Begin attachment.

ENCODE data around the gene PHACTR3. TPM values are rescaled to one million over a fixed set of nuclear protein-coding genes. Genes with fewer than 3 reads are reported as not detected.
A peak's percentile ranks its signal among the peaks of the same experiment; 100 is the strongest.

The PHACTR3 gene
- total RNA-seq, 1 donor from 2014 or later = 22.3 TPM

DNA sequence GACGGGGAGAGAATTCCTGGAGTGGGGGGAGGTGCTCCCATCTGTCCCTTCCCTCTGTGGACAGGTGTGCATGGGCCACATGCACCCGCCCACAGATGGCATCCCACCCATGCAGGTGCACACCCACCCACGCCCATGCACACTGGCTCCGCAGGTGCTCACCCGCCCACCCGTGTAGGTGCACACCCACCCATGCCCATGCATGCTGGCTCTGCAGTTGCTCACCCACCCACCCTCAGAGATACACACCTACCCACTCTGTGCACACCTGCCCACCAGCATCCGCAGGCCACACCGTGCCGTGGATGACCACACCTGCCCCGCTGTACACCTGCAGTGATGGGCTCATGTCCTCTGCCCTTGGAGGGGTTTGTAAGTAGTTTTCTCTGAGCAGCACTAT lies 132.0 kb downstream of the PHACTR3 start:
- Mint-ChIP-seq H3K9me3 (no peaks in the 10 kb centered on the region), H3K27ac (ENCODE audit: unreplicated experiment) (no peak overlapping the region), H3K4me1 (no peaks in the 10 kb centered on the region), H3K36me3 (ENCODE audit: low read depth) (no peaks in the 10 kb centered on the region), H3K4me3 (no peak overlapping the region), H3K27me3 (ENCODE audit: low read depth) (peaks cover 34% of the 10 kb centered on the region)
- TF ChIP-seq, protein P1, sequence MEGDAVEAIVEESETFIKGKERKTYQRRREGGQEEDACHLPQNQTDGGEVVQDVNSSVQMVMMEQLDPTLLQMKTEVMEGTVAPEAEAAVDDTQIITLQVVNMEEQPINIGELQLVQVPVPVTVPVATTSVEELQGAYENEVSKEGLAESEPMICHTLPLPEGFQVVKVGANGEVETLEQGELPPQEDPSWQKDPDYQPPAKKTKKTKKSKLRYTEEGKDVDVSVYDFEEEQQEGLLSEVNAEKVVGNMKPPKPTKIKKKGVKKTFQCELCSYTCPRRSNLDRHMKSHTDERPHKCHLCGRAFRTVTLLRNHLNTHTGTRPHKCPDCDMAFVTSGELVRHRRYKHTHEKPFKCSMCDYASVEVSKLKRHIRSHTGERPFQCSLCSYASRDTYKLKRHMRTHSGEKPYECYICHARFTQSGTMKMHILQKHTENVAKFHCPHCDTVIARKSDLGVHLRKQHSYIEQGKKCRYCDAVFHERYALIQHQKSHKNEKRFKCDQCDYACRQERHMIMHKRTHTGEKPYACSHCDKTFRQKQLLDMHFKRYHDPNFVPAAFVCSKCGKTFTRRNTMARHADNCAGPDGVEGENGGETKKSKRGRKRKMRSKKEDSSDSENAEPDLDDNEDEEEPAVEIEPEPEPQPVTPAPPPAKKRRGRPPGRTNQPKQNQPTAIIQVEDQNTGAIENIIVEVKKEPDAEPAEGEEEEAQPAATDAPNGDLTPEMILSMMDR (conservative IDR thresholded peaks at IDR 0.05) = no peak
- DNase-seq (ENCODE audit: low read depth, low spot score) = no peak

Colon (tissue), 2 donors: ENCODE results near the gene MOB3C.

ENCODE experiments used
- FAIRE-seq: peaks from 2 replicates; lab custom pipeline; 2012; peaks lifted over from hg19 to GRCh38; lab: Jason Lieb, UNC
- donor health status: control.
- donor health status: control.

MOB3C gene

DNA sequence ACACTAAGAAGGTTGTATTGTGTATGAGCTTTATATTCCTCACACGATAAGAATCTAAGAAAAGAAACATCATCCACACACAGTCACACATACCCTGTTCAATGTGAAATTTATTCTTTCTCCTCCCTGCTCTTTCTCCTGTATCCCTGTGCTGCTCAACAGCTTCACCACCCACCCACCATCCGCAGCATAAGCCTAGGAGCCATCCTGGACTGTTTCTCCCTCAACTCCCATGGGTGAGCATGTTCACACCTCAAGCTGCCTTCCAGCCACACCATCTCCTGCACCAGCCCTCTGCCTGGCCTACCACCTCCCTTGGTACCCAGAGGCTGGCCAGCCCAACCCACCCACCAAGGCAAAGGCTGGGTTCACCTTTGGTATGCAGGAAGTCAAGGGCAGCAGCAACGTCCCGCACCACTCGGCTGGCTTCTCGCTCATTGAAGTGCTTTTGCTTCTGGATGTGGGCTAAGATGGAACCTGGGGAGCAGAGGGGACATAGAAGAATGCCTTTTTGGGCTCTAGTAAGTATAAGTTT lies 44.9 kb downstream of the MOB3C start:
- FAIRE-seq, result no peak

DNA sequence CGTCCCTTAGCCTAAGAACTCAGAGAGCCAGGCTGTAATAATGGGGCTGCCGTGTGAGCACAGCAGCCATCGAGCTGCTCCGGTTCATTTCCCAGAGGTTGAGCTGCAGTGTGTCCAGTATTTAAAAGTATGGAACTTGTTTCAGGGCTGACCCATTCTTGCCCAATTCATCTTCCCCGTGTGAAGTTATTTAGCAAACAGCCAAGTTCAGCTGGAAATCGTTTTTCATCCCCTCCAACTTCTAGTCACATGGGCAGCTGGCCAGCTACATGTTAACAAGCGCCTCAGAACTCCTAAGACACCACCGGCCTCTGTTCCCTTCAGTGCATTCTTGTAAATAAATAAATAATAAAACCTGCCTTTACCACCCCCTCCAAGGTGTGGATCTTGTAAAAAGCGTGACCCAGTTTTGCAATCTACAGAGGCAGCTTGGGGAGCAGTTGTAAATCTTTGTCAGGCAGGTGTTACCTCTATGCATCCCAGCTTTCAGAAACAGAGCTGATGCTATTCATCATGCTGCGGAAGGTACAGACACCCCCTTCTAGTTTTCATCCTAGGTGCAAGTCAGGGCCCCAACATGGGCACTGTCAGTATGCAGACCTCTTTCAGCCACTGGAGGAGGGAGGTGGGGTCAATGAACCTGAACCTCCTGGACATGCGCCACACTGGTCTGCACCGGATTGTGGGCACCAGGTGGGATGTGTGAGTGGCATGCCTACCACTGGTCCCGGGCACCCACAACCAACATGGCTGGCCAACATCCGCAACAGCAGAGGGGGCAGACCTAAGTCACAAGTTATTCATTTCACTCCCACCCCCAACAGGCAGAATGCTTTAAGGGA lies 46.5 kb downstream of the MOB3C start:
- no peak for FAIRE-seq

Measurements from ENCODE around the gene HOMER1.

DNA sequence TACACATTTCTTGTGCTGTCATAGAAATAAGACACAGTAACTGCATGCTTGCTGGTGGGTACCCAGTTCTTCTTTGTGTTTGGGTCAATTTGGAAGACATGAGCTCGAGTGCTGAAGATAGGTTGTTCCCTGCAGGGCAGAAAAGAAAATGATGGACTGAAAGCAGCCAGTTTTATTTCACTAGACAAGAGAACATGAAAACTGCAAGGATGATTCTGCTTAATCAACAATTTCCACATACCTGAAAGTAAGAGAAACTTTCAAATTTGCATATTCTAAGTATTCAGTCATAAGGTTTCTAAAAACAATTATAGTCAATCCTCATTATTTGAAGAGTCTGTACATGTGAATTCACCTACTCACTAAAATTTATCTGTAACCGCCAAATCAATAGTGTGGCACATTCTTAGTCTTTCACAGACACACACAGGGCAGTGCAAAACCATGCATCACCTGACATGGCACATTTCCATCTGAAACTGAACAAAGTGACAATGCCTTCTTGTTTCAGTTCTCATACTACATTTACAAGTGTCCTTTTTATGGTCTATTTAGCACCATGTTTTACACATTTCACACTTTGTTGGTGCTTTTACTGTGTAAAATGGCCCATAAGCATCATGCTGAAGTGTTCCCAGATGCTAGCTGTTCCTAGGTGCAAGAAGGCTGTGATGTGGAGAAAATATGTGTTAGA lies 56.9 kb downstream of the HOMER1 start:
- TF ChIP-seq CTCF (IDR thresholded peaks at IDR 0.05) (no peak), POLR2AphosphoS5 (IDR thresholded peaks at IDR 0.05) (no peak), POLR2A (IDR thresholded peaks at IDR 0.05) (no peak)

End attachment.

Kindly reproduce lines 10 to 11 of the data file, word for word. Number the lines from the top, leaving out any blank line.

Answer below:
ENCODE experiments used
- FAIRE-seq: peaks from 2 replicates; lab custom pipeline; 2012; peaks lifted over from hg19 to GRCh38; lab: Jason Lieb, UNC